SAP had admitted liability for illegal downloads of Oracle software and support materials performed by a former subsidiary, TomorrowNow.
But the judge – Phyllis Hamilton – said that $1.3 billion was just funny money and Oracle had to accept a lower figure.
According to IT World, she approved SAP’s request that Oracle accept a lower award of $272 million, which would negate the need for a new trial.
Oracle had based its $1.3 billion damages claim on “hypothetical” costs that SAP would have had to pay to license the software legally.
Hamilton said that reasoning was “grossly” excessive and there is no way that Oracle lost that much money and basically it was just making it up as it went along.
Rather than giving the court evidence, Oracle just shoved a whole lot of executives in the stand who told the court what they would have demanded in a fictional negotiation. Oracle also gave a speculative opinion of its damages expert, which was based on little more than guesses.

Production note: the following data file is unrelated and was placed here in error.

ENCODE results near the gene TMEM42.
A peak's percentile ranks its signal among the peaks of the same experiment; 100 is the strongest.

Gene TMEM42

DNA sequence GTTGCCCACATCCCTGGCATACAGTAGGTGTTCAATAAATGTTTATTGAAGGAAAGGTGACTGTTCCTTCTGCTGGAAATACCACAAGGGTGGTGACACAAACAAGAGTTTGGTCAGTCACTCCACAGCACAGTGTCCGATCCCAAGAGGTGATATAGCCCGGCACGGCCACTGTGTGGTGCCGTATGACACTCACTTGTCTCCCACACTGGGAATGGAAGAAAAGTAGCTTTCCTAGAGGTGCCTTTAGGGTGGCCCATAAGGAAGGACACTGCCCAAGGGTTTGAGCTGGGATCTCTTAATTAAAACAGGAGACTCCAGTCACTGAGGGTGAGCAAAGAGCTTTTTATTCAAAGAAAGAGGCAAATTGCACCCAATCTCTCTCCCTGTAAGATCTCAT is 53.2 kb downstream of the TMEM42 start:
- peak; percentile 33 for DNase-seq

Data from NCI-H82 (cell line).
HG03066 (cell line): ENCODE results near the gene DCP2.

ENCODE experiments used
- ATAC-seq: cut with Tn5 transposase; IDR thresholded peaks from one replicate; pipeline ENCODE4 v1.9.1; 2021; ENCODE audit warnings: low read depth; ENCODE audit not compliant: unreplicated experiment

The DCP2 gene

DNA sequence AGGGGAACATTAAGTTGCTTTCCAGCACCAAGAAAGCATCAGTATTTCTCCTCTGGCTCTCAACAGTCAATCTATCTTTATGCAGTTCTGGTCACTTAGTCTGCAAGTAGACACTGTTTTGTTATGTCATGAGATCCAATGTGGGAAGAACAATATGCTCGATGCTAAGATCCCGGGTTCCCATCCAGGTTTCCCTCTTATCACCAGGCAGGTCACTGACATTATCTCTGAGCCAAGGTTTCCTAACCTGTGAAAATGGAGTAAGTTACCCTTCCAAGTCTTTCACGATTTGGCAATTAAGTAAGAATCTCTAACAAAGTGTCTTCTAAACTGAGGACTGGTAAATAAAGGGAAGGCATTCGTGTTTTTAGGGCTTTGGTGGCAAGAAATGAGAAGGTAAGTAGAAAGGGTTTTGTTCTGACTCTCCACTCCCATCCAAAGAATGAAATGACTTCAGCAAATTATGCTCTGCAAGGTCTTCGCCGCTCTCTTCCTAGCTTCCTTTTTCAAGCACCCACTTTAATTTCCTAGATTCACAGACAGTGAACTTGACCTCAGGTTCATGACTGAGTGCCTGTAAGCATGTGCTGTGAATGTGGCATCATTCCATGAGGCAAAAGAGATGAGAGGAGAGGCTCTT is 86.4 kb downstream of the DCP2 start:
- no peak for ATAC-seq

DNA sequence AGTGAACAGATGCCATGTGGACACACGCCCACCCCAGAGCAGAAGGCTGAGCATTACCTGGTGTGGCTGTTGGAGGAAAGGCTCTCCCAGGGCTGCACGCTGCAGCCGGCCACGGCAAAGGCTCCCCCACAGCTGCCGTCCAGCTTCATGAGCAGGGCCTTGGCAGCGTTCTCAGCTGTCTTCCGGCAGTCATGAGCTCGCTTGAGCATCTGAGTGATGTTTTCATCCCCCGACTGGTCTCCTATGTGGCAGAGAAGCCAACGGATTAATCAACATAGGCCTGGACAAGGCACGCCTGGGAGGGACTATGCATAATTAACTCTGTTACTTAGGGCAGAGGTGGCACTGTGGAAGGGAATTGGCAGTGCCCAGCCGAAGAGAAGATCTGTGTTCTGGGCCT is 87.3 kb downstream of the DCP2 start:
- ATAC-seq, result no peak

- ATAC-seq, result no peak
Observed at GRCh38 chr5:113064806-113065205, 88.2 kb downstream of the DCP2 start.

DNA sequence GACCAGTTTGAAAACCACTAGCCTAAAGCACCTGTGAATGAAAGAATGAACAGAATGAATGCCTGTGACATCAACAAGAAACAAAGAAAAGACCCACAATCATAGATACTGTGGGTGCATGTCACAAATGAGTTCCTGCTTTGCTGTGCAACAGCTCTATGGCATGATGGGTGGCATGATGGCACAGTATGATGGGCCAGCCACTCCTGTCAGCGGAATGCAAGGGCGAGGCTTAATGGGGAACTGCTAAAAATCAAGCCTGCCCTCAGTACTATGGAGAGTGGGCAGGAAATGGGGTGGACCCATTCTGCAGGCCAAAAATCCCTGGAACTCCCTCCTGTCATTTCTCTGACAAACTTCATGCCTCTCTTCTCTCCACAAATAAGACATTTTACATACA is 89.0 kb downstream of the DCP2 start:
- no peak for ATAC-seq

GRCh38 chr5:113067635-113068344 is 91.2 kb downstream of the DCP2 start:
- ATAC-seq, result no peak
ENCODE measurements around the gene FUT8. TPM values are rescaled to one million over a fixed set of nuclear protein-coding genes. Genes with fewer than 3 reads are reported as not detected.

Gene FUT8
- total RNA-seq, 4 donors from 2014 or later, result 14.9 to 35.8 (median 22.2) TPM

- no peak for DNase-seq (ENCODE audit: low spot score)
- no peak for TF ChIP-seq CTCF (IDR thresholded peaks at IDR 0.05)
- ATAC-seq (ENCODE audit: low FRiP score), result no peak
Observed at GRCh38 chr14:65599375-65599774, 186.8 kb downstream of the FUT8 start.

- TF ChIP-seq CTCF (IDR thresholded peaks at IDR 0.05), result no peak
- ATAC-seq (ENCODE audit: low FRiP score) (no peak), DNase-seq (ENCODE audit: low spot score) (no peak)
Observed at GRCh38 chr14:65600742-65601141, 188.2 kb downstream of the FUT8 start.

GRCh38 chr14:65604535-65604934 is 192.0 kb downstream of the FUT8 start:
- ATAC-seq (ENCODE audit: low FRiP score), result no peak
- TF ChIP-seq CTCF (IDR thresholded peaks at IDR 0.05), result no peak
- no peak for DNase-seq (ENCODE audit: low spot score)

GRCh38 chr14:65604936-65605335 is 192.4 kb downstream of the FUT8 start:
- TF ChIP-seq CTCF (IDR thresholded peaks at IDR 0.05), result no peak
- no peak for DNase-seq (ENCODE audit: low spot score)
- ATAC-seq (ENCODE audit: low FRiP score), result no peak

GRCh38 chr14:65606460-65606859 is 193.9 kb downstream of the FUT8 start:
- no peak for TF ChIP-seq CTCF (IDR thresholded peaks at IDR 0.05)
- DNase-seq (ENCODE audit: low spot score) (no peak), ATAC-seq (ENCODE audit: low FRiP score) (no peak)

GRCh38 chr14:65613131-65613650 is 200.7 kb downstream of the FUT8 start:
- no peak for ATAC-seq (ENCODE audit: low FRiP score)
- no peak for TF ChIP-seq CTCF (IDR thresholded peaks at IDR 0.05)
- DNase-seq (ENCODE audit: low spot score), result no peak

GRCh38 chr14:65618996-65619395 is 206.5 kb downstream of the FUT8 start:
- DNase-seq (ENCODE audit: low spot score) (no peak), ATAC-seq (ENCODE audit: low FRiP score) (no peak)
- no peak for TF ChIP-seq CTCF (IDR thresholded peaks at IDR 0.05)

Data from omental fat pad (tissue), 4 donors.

So the verdict grossly exceeded the actual harm to Oracle in the form of lost customers, which was quantified by Oracle’s expert at $408.7 million, and alternatively at $272 million, and by SAP’s expert at $28 million, she said.
Oracle was entitled to receive compensation from SAP, given that it has already admitted liability, but the amount of damages should be in the form of lost profits or infringer’s profits, Hamilton wrote.
Oracle has said that it will appeal saying that there was voluminous evidence regarding the massive scope of the theft, clear involvement of SAP management in the misconduct and the tremendous value of the IP stolen. We believe the jury got it right and we intend to pursue the full measure of damages that we believe are owed to Oracle,” a spokeswoman said in a statement.
Of course SAP is happy.